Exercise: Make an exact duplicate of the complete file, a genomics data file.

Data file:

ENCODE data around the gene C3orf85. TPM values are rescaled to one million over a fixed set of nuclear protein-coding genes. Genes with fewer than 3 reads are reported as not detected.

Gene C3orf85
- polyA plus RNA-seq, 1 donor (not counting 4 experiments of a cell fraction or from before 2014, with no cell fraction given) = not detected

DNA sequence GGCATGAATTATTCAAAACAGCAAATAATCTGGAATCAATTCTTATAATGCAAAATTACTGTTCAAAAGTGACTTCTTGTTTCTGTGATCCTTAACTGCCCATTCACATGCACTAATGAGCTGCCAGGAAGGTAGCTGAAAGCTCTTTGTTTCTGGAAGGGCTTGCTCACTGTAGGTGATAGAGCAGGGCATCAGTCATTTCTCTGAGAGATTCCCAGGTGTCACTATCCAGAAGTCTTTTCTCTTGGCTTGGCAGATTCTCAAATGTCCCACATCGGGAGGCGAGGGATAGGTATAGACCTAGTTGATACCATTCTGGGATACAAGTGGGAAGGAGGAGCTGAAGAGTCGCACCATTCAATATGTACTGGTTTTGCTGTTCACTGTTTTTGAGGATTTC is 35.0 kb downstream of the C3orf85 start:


ENCODE data around the gene C3orf85. TPM values are rescaled to one million over a fixed set of nuclear protein-coding genes. Genes with fewer than 3 reads are reported as not detected.

Gene C3orf85
- polyA plus RNA-seq, 1 donor (not counting 4 experiments of a cell fraction or from before 2014, with no cell fraction given) = not detected

DNA sequence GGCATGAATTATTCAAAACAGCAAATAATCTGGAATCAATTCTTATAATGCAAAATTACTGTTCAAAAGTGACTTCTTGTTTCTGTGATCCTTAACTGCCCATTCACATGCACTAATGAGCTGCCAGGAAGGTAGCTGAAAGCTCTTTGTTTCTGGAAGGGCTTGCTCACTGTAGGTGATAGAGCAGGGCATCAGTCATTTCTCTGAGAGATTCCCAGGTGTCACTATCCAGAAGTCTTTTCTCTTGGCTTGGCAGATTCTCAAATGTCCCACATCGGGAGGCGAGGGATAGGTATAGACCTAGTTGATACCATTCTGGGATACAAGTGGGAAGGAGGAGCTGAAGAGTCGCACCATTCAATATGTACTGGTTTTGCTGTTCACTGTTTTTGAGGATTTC is 35.0 kb downstream of the C3orf85 start: